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View Full Discussion So I'm not sure how everyone else's experience with this kit are going, but I'm becoming more and more disappointed over the the wait and the money spent on this kit.
Although I knew their online instructions were minimal, it seems like alot of the kit was put together without much thought.
Several printed parts show warping, the lasercut parts are cut from a type of particle board which means poor strength on some of the thinner parts, and alot of the hardware doesn't seem to be sized appropriately (see picture. The arm should have full range of motion but it's blocked by the bolt). I realize the hardware issue is a issue fixed by a trip to the hardware store, but when I bought the kit I was assuming things like this wouldn't be an issue.
The condition the extruded beams were in was enough to make wonder what I was getting into. Most of them were already dirty and scuffed. But more importantly they were cut unequally.
Here's some of the pictures
I'm still going to try and make due with what I have available, but overall I'm none too impressed by this kit.
Right there with you Drew. All of the extrusions I received had old tape on them and a few were dinged pretty good, which is not a good thing if it's the uprights especially. Cleaning the glue from the old tape with Goofoff took at least an hour. It's like these parts were left over from production and thrown in a bin. They were not wrapped at all in the shipping package, if they were even taped together they would have survived shipping better. The uprights are very critical, as the bearings ride on those, and any imperfections tracked over will be sent to the printhead.
I had a few printed parts that were broken on arrival, and a few that were very poorly printed. Hardware is very basic (cheap) and I was missing some parts. T-Shaped nuts: I had two that weren't even tapped thru. Replacements? No mention from Mixshop about warranty or replacement parts. A simple sheet of paper with a phone number/email for problems was not included, not even a Thank You for spending $500.
The particle board was a bit baffling to me as well until I realized you are supposed to use 2 of them on each of the carriages. One on the inside and one on the outside. I reduced mine to one and got smaller bolts but the arms will still hit the clamps for the belt on extreme moves. Two of the belt clamps snapped off immediately on tightening.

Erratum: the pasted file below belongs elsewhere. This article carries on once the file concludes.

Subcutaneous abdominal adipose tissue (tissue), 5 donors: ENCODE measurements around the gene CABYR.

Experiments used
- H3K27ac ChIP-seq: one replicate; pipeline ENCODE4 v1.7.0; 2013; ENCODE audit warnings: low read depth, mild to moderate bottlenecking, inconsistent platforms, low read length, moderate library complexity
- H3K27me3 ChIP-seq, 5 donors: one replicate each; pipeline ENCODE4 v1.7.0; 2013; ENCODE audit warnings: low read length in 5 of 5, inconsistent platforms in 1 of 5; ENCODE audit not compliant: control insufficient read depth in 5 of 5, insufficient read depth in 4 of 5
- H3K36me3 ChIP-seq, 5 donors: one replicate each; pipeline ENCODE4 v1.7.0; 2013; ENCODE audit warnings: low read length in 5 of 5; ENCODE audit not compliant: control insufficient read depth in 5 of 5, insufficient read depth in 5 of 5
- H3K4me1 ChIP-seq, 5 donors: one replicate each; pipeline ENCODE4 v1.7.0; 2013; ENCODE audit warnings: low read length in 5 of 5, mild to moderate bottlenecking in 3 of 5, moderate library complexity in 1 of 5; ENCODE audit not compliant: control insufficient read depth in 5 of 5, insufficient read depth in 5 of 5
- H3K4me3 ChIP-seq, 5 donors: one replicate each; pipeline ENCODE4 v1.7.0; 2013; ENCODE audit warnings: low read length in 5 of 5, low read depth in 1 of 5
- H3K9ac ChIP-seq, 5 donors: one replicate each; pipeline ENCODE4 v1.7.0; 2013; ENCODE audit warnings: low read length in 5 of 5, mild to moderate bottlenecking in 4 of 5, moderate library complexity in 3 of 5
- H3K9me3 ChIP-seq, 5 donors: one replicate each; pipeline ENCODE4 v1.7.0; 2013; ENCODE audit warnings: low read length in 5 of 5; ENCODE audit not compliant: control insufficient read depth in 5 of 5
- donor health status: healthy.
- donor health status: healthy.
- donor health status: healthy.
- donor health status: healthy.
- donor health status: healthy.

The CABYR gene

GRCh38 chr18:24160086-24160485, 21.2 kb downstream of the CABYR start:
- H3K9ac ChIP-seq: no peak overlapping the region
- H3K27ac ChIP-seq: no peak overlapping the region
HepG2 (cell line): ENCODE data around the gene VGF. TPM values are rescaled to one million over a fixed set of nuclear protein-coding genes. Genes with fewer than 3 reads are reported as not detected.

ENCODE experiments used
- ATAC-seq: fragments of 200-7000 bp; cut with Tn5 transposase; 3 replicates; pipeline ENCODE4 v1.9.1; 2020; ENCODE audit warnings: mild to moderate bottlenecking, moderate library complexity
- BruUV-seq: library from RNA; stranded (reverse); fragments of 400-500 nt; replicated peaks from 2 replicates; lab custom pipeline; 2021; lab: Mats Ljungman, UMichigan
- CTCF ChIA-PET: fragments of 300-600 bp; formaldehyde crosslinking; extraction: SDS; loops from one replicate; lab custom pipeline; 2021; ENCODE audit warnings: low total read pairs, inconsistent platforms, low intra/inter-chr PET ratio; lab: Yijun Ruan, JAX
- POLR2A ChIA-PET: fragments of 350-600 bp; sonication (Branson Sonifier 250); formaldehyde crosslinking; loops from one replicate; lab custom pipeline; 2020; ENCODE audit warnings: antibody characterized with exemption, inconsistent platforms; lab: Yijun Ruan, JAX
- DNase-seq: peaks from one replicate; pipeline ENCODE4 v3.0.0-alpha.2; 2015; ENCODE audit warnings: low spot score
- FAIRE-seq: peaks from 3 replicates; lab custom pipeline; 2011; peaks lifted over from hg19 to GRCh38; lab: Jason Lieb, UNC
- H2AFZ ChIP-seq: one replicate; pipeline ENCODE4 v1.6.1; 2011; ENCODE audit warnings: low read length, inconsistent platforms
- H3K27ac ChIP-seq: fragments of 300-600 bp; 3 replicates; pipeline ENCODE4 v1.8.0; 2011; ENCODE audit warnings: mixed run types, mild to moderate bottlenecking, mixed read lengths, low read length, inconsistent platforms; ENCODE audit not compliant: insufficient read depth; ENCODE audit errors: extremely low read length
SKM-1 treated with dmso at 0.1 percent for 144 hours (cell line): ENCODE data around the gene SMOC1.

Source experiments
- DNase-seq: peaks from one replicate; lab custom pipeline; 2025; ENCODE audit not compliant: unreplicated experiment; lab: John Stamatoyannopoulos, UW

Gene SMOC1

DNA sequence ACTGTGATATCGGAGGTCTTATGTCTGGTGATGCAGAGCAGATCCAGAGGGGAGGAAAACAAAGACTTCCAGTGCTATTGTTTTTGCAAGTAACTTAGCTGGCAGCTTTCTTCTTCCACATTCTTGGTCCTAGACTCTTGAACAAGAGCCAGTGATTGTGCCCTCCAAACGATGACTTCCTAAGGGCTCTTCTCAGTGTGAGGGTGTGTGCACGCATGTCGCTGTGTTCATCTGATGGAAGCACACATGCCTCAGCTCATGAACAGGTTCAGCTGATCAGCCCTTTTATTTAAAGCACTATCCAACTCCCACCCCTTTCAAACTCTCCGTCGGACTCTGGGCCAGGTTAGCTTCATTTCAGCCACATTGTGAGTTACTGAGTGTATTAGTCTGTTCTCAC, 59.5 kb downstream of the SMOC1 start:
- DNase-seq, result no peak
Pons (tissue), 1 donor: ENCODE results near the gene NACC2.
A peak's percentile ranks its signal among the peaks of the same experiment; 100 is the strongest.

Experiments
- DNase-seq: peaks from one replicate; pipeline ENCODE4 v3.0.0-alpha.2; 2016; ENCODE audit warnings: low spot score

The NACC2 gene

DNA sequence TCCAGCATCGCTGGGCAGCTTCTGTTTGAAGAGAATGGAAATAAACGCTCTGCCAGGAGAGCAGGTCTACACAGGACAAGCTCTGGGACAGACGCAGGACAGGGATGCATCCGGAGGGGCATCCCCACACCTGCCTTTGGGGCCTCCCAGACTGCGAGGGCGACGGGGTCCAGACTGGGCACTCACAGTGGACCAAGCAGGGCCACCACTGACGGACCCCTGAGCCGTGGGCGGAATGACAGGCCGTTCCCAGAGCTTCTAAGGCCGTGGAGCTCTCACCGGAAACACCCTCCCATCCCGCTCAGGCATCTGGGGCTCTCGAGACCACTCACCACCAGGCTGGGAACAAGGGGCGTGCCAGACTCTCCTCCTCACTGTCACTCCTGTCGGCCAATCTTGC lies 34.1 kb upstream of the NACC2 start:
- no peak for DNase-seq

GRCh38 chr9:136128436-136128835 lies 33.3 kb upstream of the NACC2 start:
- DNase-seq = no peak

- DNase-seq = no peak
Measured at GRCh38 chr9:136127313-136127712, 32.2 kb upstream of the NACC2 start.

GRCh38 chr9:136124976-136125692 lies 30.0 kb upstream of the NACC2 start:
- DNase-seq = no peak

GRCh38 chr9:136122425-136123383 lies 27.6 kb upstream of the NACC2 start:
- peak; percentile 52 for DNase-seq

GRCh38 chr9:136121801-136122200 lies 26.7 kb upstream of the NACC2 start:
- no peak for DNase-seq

Seems like the wooden parts were an afterthought since the online "plans" only show one board in the assembly and the original shows printed carriages. I think all of that hardware is way too heavy on the carriages and will reduce the life of the motors considerably and possibly cause print quality to suffer. If I go with that dual plate idea I will make them 1/8" aluminum or titanium plates instead.
I found a Mini Kossel build guide by Blomker industries online. Pretty good reference for most of the assembly. Mishop site has no real instructions for this kit online. Just a bunch of photos. The blomker manual also references the measurements needed for setting offsets of the arms for the printhead, as built. This is critical for setting the correct geometry of the software to match your build dimensions.
No instruction included for the kit or components, ribbon wire that seems way too small, no assembly instructions for the heater or thermistor preparation. I did find some instructions for a Prusa kit that kinda described the installation of dual heat resistors on the Mixshop site. The thermistor is too large for the hole as well, especially after wrapping with Kapton tape.
If you have no Internet... good luck.
Still a good deal on the hardware I suppose, just disappointed there were no usable instructions for final assembly/testing:
How tight are the belts supposed to be?
How can you tighten a phillips screw you can't reach? (Socket head screws)
Mounting the fans. Why two? (one for extruder) Cable ties? I couldn't find a way to mount the fans with those that was functional. 1/8" Aluminum wire worked for me.
Assembling the 6 carbon fiber arms to the ball ends. ( I have 8, The ball inserts snap in.)